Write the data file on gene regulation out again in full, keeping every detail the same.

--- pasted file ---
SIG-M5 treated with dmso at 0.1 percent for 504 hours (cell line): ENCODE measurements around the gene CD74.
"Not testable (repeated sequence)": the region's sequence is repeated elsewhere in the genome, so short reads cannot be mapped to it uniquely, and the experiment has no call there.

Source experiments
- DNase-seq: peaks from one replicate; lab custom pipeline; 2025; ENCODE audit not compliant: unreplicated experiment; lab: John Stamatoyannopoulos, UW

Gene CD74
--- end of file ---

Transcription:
SIG-M5 treated with dmso at 0.1 percent for 504 hours (cell line): ENCODE measurements around the gene CD74.
"Not testable (repeated sequence)": the region's sequence is repeated elsewhere in the genome, so short reads cannot be mapped to it uniquely, and the experiment has no call there.

Source experiments
- DNase-seq: peaks from one replicate; lab custom pipeline; 2025; ENCODE audit not compliant: unreplicated experiment; lab: John Stamatoyannopoulos, UW

Gene CD74